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July 22 2010

13:00

The WWTDD Effect

Should we give readers what they want?

I’m reminded of my time at the student newspaper, a couple of years ago. In an attempt to get any sort of clue on what our readers wanted to read, and why students in some fields of study didn’t care about the paper at all, we organized a survey. Y’know, one of the most boring, but also one of the most effective ways of getting quantitative insight into whatever it is you’re doing.

The survey itself was heresy at the paper.

In the eighties, the attitude at our student newspaper can be summed up as “actually, we don’t want you to read us, since you’re probably too dumb anyway”. Subsidies by the college administration can do that to people.

By 2008, we’d grown out of that cocky attitude a little bit, but not entirely. In the end, so sayeth the wise sophomore, what constitutes good journalism depends on objective criteria, not on what readers think, isn’t it?

Okay, so, good journalism might sometimes be at odds with what people wish to read. Both tend to coincide, but not always. Readers aren’t stupid, but they’re only human after all.

That’s how it starts out. And before you know it, the newsroom is collecting snippets of inane reader comments and every morning starts off with a lament of how these kids just don’t appreciate good reporting.

Many journalists don’t factor in how readers respond to their writing when contemplating their self-worth. That’s scary. Because in the end, if nobody reads what you do, that’s probably a sign that it’s not that good. And even if it is, any type of enterprise reporting �" think investigations �" depends on a sizable readership to have its desired effect.

I’d like to see more serious reporters who, while holding themselves to the highest possible standards in reporting, take audience reach and interaction as one of the chief metrics in ascertaining their success. Great quality, no lowest common denominator, huge readership. Challenge yourself.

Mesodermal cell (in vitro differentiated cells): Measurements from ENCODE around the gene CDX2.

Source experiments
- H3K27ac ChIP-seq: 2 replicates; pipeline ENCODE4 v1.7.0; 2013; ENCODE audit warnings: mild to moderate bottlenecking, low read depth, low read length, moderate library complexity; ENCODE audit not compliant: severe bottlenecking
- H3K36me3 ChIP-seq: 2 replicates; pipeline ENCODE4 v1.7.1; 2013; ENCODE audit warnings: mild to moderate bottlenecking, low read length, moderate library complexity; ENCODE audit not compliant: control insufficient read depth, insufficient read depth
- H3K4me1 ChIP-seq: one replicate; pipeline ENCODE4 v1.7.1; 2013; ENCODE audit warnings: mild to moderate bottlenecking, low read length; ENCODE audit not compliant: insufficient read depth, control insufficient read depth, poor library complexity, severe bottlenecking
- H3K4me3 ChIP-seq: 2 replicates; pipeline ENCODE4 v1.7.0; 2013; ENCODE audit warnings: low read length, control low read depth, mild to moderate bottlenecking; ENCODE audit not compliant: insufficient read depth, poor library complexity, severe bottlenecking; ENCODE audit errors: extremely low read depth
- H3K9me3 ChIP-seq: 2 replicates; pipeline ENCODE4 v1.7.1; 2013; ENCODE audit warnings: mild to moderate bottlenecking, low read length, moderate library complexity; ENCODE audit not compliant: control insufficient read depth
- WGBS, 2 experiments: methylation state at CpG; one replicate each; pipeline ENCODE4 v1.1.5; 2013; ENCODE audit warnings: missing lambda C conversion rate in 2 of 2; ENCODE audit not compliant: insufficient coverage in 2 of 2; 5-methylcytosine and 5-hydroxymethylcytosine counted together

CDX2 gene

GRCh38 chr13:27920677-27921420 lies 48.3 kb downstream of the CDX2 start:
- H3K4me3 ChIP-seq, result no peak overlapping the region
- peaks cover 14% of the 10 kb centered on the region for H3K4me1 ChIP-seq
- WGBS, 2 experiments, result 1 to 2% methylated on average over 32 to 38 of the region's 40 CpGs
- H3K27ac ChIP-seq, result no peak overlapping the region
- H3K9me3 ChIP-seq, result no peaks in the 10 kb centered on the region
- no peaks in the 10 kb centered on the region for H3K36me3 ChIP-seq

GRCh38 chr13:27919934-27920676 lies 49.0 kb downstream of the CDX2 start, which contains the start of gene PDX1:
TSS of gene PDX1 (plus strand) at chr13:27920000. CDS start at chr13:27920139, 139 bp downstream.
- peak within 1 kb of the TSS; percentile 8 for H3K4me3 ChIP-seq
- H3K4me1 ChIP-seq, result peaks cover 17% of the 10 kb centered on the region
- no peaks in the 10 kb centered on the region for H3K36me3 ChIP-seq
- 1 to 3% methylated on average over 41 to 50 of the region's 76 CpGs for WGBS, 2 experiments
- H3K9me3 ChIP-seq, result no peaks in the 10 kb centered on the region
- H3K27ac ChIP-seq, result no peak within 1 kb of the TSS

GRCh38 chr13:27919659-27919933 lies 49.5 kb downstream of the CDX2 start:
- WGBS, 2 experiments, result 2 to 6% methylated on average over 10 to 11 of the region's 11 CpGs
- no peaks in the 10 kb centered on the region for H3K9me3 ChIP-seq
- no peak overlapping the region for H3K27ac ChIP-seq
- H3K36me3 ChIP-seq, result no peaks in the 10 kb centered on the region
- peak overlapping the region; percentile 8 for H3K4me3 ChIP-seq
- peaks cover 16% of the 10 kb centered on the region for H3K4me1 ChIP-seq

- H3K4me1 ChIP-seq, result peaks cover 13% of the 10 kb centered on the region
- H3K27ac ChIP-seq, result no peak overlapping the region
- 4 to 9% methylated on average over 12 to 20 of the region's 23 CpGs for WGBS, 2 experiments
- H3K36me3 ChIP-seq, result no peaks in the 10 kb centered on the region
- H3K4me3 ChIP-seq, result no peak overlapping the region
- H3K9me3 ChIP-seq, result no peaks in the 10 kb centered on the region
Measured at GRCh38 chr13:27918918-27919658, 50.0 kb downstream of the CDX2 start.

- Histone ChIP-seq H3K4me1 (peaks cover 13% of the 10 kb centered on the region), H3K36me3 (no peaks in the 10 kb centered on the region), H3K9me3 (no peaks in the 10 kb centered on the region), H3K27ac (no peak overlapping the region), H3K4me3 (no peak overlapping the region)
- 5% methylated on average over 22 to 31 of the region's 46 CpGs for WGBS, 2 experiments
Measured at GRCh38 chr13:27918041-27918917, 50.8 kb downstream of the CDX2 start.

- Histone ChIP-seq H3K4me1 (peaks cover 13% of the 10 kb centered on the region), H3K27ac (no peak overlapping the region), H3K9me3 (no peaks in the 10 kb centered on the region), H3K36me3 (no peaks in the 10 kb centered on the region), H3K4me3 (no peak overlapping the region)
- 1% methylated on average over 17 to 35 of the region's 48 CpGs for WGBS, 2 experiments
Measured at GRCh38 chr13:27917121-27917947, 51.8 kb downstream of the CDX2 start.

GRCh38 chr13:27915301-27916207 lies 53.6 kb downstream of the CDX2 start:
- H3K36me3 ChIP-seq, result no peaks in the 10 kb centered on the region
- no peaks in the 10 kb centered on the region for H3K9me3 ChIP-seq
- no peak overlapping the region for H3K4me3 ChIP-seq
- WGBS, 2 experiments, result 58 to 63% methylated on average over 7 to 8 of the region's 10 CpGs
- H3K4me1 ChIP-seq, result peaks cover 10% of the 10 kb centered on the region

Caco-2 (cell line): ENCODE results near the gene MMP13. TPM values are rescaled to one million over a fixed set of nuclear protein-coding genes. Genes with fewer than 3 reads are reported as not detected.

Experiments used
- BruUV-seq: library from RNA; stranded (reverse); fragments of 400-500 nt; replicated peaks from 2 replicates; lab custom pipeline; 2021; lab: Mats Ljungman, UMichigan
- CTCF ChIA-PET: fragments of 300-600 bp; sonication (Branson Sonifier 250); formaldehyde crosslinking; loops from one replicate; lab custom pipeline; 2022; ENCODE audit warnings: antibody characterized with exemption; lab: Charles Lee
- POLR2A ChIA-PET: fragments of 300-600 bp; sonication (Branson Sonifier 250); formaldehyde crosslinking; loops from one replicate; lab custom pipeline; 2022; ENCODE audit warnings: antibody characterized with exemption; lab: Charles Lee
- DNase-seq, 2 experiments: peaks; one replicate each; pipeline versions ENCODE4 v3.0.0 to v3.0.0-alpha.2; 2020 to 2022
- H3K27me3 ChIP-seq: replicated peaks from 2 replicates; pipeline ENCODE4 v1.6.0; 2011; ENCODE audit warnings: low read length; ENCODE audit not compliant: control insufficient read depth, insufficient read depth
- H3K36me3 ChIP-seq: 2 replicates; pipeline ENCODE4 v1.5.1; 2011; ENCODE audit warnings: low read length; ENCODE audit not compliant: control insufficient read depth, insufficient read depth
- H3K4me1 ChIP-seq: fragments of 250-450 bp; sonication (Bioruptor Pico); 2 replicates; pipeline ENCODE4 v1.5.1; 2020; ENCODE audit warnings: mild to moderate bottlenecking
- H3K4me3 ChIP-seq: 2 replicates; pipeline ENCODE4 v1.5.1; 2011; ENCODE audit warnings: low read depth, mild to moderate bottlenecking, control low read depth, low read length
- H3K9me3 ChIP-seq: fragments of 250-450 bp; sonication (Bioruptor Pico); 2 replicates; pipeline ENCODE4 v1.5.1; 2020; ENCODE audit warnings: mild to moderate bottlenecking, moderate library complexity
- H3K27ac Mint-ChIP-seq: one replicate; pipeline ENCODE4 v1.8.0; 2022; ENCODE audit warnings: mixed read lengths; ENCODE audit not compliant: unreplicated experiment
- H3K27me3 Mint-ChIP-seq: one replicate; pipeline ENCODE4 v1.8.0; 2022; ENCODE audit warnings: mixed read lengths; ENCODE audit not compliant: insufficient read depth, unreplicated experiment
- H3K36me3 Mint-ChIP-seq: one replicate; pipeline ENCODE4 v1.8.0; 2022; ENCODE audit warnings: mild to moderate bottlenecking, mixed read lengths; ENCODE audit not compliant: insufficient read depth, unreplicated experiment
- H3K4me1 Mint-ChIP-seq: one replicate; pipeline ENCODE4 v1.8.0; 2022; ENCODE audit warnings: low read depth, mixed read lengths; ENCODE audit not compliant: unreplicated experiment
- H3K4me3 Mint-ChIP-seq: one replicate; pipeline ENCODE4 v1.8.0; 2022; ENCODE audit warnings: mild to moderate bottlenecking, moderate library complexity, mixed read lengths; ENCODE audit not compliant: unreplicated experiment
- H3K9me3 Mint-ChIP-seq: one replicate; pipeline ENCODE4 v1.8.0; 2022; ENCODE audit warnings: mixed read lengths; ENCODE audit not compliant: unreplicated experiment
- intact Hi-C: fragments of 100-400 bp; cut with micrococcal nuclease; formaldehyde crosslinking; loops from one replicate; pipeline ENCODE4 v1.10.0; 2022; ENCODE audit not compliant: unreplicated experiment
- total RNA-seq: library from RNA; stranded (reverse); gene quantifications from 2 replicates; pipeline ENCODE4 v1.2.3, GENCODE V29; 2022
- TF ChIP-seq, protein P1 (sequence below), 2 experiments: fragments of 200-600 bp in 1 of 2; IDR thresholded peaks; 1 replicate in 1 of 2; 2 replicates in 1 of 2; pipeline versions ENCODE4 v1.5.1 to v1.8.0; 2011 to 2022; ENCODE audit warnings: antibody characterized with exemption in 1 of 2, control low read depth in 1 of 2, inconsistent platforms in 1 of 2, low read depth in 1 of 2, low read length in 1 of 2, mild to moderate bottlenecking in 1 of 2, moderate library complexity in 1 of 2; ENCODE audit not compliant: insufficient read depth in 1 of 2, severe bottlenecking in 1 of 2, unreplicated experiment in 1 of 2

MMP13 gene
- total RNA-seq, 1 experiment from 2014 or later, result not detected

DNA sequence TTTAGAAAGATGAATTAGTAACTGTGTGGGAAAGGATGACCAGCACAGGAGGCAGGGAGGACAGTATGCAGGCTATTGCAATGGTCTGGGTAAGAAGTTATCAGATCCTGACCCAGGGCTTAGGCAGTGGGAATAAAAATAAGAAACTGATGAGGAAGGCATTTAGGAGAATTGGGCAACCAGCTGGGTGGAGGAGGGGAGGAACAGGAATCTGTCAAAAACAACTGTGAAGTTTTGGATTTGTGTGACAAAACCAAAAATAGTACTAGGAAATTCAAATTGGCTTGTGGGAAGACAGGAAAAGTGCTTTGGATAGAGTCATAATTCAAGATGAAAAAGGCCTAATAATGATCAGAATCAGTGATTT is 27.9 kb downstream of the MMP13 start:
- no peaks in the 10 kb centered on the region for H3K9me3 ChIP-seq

I’d like to see more reporters tackle tough issues, yet in a way that attracts readers not dissimilarly from how What Would Tyler Durden Do attracts even the most jaded liberal arts grads to celebrity news.

Impossible, you say? Then how come half the world read a detailed blogpost on antenna design? How come people from around the world follow American politics on Jon Stewart’s The Daily Show, when they can’t even seem to bother to follow their local elections? Why does Mike Masnick have a successful blog on something as dreary as intellectual property rights? Why do San Franciscans visit The Bold Italic en masse? Wasn’t regional journalism supposed to be boring? Something you only do because you can’t get a job at a real newspaper?

Uhuh.

March 06 2010

00:36

4 Minute Roundup: Viacom Yanks Shows from Hulu; FT's Pay Model

This episode of 4MR is brought to you by GoDaddy, helping you set up your own website in a snap with domain name registration, web hosting and 24/7 support. Visit GoDaddy to learn more.

Here's the latest 4MR audio report from MediaShift. In this week's edition, I look at the recent move by Viacom to pull "The Daily Show" and "Colbert Report" from Hulu, and run them on their own sites. Plus, the Financial Times said it would start charging for day passes and weekly passes to augment its metered pay system online. And I asked Just One Question to PEJ's Tom Rosenstiel about their recent report on the interactive news consumer.

Check it out:

4mrbareaudio3510.mp3

>>> Subscribe to 4MR <<<

>>> Subscribe to 4MR via iTunes <<<

Listen to my entire interview with Tom Rosenstiel:

Background music is "What the World Needs" by the The Ukelele Hipster Kings via PodSafe Music Network.

Here are some links to related sites and stories mentioned in the podcast:

Why the Daily Show Left Hulu by Andrew Baron

Viacom Will Take 'Daily Show,' 'Colbert' Off Hulu at NYT Media Decoder

Viacom's departure from Hulu comes with a bite at CNET

Hulu loses shows in pricing clash at FT

Hulu, Colbert, And The Recentralization Of Video On The Web at TechCrunch

Loss of Daily Show, Colbert puts more pressure on Hulu at Yahoo Tech blog

FT CEO says improving ad trend continues at Reuters

Financial Times Website Turns To PayPal at Fishbowl NY

FT to use PayPal for daily, weekly online access at Editors Weblog

FT Will Use PayPal For Daily, Weekly Payments at PaidContent

Understanding the Participatory News Consumer at Pew Internet

Also, be sure to vote in our poll about how you plan to experience the Oscars:




How will you experience the Oscars?answers

Mark Glaser is executive editor of MediaShift and Idea Lab. He also writes the bi-weekly OPA Intelligence Report email newsletter for the Online Publishers Association. He lives in San Francisco with his son Julian. You can follow him on Twitter @mediatwit.

This episode of 4MR is brought to you by GoDaddy, helping you set up your own website in a snap with domain name registration, web hosting and 24/7 support. Visit GoDaddy to learn more.

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